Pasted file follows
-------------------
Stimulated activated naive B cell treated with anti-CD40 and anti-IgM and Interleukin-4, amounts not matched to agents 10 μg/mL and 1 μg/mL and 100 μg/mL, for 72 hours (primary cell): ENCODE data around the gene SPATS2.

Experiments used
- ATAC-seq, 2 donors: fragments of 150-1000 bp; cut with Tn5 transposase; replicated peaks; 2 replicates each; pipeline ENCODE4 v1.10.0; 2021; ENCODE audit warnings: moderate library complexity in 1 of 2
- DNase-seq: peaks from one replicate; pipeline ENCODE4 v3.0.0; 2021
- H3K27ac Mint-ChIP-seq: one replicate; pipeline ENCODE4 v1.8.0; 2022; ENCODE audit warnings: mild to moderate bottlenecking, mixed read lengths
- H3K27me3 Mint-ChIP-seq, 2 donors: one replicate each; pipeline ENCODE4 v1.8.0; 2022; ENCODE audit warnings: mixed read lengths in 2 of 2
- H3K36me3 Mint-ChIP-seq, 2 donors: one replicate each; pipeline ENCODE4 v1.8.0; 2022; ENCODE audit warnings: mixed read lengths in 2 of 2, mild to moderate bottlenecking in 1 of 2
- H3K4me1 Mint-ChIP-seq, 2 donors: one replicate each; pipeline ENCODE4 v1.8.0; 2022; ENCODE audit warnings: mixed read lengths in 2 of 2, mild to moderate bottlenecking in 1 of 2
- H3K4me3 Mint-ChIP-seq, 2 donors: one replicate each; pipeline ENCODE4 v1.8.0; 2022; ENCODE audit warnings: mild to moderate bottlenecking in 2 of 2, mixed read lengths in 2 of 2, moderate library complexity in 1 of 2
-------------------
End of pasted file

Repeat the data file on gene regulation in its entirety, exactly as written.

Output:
Stimulated activated naive B cell treated with anti-CD40 and anti-IgM and Interleukin-4, amounts not matched to agents 10 μg/mL and 1 μg/mL and 100 μg/mL, for 72 hours (primary cell): ENCODE data around the gene SPATS2.

Experiments used
- ATAC-seq, 2 donors: fragments of 150-1000 bp; cut with Tn5 transposase; replicated peaks; 2 replicates each; pipeline ENCODE4 v1.10.0; 2021; ENCODE audit warnings: moderate library complexity in 1 of 2
- DNase-seq: peaks from one replicate; pipeline ENCODE4 v3.0.0; 2021
- H3K27ac Mint-ChIP-seq: one replicate; pipeline ENCODE4 v1.8.0; 2022; ENCODE audit warnings: mild to moderate bottlenecking, mixed read lengths
- H3K27me3 Mint-ChIP-seq, 2 donors: one replicate each; pipeline ENCODE4 v1.8.0; 2022; ENCODE audit warnings: mixed read lengths in 2 of 2
- H3K36me3 Mint-ChIP-seq, 2 donors: one replicate each; pipeline ENCODE4 v1.8.0; 2022; ENCODE audit warnings: mixed read lengths in 2 of 2, mild to moderate bottlenecking in 1 of 2
- H3K4me1 Mint-ChIP-seq, 2 donors: one replicate each; pipeline ENCODE4 v1.8.0; 2022; ENCODE audit warnings: mixed read lengths in 2 of 2, mild to moderate bottlenecking in 1 of 2
- H3K4me3 Mint-ChIP-seq, 2 donors: one replicate each; pipeline ENCODE4 v1.8.0; 2022; ENCODE audit warnings: mild to moderate bottlenecking in 2 of 2, mixed read lengths in 2 of 2, moderate library complexity in 1 of 2